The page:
February 21st, 2019
If we get biodiversity protection right, we will also address issues in food production, healthcare, the economy and climate change, one of the world’s leading conservationists told the National Biodiversity Conference today.
Inger Andersen, director general of the International Union for Conservation of Nature (IUCN) said that she was optimistic that, as the driver of the “the Earth’s sixth mass extinction”, we can also “change all of this”.
She said that we have the evidence that “conservation works” and the knowledge needed to take action. Working with nature to conserve biodiversity will help to address many of humanity’s greatest challenges, such as putting an end to hunger, poverty, and inequality, she added.
By conserving soil biodiversity, Ms Anderson said, we could help halt desertification. Protection of rainforests, mangroves and seagrass meadows, she added, will also protect us from the worst effects of climate change.
“Together, these ecosystems form a web that sustains all life on earth, including ours. Everyone truly has one thing that they can do for nature. Because nature does everything for us,” she added.
If we get biodiversity right, she added, we can provide “decent work and prosperity” for communities around the world, bring food and water security and take a “major step” towards ensuring Indigenous peoples’ rights.
Unabated biodiversity decline
Yet, despite the setting of international biodiversity targets to help achieve these lofty aims over the past decades, loss of biodiversity has continued “unabatedly”, Ms Anderson warned.
The failure largely rests with the fact that the Biodiversity Convention has remained in the domain of conservationists and “known to some well-informed environment ministers, but not mainstreamed in our societies”.
Ms Andersen said that human society has “taken nature for granted”, assuming that “season will follow season”, that fields will be “pollinated and yield bountiful harvests” and that the soil will be fertile ad infinitum.
“We assume that this very fine web of life on which our very existence depends will remain unaltered even as we carelessly pave over, extract, emit, cause effluents, fragment and exterminate,” she said.
She outlined five messages to help preserve biodiversity, the key one of which is quite simple she said – “that biodiversity is critical for human existence”.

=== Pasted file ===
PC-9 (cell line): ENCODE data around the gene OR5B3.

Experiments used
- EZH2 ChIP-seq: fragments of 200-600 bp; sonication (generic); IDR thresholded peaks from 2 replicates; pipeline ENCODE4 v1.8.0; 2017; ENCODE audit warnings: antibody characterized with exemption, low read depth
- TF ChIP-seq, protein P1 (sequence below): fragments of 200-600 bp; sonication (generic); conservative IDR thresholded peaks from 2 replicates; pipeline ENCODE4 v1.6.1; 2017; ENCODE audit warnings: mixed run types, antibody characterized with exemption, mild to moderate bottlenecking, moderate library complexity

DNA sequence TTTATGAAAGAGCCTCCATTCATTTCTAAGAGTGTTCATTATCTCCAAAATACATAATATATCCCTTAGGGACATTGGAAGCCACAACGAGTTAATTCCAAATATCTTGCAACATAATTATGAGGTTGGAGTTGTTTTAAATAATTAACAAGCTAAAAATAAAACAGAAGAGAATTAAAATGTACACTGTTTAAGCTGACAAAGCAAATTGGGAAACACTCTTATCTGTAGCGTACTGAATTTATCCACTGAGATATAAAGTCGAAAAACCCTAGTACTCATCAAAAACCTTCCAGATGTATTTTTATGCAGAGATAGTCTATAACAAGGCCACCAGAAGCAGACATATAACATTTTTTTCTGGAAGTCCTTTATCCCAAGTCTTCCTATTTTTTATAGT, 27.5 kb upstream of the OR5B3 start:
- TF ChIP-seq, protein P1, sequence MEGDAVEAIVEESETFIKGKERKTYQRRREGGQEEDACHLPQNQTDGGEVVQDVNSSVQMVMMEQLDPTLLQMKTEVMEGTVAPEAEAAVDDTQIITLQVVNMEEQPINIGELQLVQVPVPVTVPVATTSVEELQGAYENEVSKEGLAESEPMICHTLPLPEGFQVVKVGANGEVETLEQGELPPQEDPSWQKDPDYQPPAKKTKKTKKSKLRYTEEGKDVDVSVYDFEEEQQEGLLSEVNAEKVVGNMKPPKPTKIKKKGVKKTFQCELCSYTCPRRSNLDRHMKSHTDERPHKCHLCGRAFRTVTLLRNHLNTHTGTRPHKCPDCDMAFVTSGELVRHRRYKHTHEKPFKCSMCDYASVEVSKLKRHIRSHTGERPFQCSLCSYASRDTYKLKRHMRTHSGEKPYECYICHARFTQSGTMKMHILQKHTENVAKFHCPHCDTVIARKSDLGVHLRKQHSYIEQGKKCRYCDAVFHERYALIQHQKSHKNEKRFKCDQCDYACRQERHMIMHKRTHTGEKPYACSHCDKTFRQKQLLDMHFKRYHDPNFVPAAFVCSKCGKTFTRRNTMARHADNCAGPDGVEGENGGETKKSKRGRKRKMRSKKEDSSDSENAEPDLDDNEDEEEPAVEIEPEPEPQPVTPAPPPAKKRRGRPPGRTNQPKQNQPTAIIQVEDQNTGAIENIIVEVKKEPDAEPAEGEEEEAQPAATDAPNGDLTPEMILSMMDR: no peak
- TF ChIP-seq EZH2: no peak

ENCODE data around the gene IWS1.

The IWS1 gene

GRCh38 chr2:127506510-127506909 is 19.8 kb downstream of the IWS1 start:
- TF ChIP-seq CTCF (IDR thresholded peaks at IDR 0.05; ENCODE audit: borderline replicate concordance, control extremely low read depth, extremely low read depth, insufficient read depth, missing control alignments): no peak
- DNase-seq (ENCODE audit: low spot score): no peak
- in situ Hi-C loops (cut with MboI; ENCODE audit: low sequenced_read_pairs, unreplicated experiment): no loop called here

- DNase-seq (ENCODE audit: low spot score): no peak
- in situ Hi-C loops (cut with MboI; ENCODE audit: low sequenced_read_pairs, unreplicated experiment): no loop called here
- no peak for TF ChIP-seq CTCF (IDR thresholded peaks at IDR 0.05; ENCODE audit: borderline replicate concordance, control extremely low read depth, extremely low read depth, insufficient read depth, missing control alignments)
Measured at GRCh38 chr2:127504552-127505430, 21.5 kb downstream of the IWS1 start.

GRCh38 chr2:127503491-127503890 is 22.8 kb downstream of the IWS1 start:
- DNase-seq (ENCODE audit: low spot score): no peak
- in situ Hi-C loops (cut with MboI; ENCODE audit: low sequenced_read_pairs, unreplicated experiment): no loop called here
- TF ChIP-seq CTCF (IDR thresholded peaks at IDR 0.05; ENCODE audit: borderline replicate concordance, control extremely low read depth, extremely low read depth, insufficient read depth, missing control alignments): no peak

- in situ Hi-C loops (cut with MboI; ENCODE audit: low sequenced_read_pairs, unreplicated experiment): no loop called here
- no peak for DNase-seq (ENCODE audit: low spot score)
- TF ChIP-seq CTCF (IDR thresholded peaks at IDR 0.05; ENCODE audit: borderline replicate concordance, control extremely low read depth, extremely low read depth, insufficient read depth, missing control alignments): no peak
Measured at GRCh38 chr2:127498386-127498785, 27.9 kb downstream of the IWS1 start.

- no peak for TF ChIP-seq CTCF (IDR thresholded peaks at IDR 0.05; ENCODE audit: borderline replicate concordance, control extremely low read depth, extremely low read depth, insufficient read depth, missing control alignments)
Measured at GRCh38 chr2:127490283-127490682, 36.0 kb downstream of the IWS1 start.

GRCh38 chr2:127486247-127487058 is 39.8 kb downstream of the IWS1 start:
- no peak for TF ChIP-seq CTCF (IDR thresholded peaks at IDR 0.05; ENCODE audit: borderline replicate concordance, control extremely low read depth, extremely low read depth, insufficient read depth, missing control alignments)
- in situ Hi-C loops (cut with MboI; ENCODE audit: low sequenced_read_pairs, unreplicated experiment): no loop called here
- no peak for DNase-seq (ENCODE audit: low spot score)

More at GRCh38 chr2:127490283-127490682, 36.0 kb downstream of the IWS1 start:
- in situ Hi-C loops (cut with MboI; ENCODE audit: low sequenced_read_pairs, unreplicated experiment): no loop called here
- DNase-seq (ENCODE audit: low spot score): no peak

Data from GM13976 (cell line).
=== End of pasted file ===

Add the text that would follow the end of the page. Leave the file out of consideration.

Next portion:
As we destroy biodiversity, Ms Anderson said, we not only loose species but also the “very foundation of our existence” as biodiversity – in particular pollinators – is so important for our food production system.
Earlier this month, a paper in Biological Conservation found that there are rapid rates of decline in insect populations worldwide. Up to 40 per cent of insect species, including species of bees and butterflies, may be extinct in the coming decades, the study warned.
Bees pollinate over 80 per cent of flowering plants, including many of the crops we rely on for food. As a result, bees are estimated to contribute over $200 billion to the world economy every year. In Ireland alone, bees are worth €53m a year to the economy.
Biodiversity has a much wider and “often underappreciated” role in our economic wellbeing, Mr Anderson added, pointing to the role that healthy coral reef ecosystems play in supporting over 500 million people through fisheries and income from tourism.
“In 2015, Ireland’s 5th report to the Biodiversity Convention highlights that the value of the contribution that ecosystems’ make to the economy can be estimated at around €2.6bn per year,” Ms Anderson said.
Health and nature
Biodiversity also secures our health, she said, with exposure to nature helping to reduce stress, enhance children’s cognitive development, and reduce cardiovascular disease through the likes of hiking.
Access to nature also gives our scientists access to the world’s largest pharmacy, she said, with over 60 per cent of all novel active substances for treating disease approved between 1981-2002 derived from natural biological sources such as plants, fungi and bacteria.
“Endanger biodiversity, and we threaten our food, our health, our jobs, our economy and our peace. Lose biodiversity and we lose our peace. We lose our joy. We lose our humanity. We lose ourselves,” she said.
“Our message needs to resonate beyond the conservation community; we need to shift financial and policy incentives so that all citizens, including farmers and landowners, communities and cities will reap real benefits from biodiversity positive actions”.
Yesterday evening it was announced that Ms Anderson was elected executive director of the UN Environment Programme.
Ms Anderson has more than 30 years of experience in international development economics, environmental sustainability and policy-making, and has held various leadership positions at the World Bank and the UN.